Real Magic

Real Magic

From Chicken Soup for the Grandparent's Soul

Real Magic

The courage of life is often a less dramatic spectacle than the courage of a final moment, but it is no less than a magnificent mixture of triumph and tragedy.

John F. Kennedy

Ten years ago my grandfather, who was then eighty-two, told me a story about a book he had studied in college. It was a children’s book, the kind with a profound message only children and extraordinarily wise people seem to grasp. He confessed that over the years his memories of that book had intrigued him, and he wished to read it one more time before he passed away. As he was in ill health, I began searching for that book. For the next five years, on and off, I met with no one who had ever heard of, let alone possessed, a copy of Behind the North Wind. Book dealers in New York, Los Angeles and Chicago shrugged it off as an impossible search.

On October 6, 1995, I received word that my grandfather had taken a drastic turn for the worse. I felt ashamed that I had given up so easily on my search. In a last-ditch effort, I made a few phone calls. Many messages were left on many answering machines requesting a book called Behind the North Wind, a book that apparently did not exist.

The next days I received numerous calls. It seems the book I requested had never been written. However, each of these dealers told me about another book called At the Back of the North Wind by George MacDonald, a book all of them had, some in multiple copies. Where were these people five years ago?

Regardless, one was ordered and sent to my parents. The book, as my grandfather related to me, tells the story of a young boy who is terribly frightened of the North Wind. It is cold and dark and completely unexplainable. But somehow the North Wind befriends the child and takes him on a number of adventures. Eventually, the North Wind allows the boy to come visit the land in which it lives. The boy returns with a sort of sublime wisdom rarely encountered in our day and age. He has gained a new understanding of the wind; it is not something to be feared, but accepted.

The book arrived and was taken to my grandfather. All the machines had been turned off, the IVs removed. He had days, maybe hours left. No more could be done. My cousin sat beside him and began reading, reading this tale of a child’s understanding of death.

The book was finished, the covers closed. My cousin said, “Well, you got to hear your book one last time.” My grandfather, for the first time, looked up from his semiconscious state, a faint smile forcing its way past his lips.

The relatives in the front yard, I am told, had just commented on how unusually calm this autumn’s afternoon had been. At that moment, they were surprised to see the tops of the trees begin to sway as a soul-chilling blast of wind came up over the hill and blew through the yard. The curtains in the bedroom pressed in and a silence coursed through the house as it was filled with this gale from the North.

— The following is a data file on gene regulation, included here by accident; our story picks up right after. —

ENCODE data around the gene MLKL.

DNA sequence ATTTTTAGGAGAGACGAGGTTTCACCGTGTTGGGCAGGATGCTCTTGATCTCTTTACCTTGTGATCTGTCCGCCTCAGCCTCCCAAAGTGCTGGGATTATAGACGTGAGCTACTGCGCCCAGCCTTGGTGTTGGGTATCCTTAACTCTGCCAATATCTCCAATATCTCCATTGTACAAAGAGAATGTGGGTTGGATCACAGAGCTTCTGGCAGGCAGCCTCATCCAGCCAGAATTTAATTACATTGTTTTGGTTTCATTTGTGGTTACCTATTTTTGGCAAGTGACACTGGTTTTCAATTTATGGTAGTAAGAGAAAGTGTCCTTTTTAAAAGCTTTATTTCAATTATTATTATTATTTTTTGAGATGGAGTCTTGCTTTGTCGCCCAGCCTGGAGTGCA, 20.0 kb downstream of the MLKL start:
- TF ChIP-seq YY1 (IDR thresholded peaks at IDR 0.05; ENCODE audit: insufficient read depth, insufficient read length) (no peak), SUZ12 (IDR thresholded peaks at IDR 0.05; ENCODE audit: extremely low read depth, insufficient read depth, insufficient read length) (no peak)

And with that, my grandfather closed his eyes and went to sleep . . . forever.

I make my living as a magician. And I’m always asked if I believe in magic, if it is real. I’m always amazed why someone wouldn’t. Sure, guys like me have to use tricks and deception, but ultimately our goal is to remind all of us, magician and audience alike, that there are mysteries in the world around us, and there is magic in our lives every moment should we only be willing to open our eyes and see.

Why could I not find that book until right then? Why were so many copies practically thrust upon me? Why did my family who never listens to me choose to do so now? And why was the name of the company from which I purchased the book, a company whose name I did not learn until the credit card statement arrived a month later, why were they the ABRACADABRA book company?

Why did it all happen the way it did?

My grandfather was the one member of my family who always supported my early efforts of performing. He’d tell tales of magicians he had seen in the past, and was always tolerant of a new trick. It is only fitting that he left me with an experience of magic I try so hard now to convey in each and every performance I give. I can only hope this story will help all of us realize the magic our grandparents are in our lives so we may choose to revel in those moments—or memories—while we can.

“That’s how she would look when she thought I might be afraid of her,” he said to himself. Then he spoke aloud. “I am not afraid of you, dear North Wind,” he cried. “See! I am not a bit afraid of you!” Stretching out both hands to clasp her he pressed up close against her and laid his head upon her breast and then he fell asleep.

In the morning, they found little Diamond lying on the floor of the big attic room—fast asleep, as they thought, and with such a happy smile on his face. But when they took him up, they found he was not asleep. He had gone to that lovely country at the back of the north wind—to stay.

Brad Henderson

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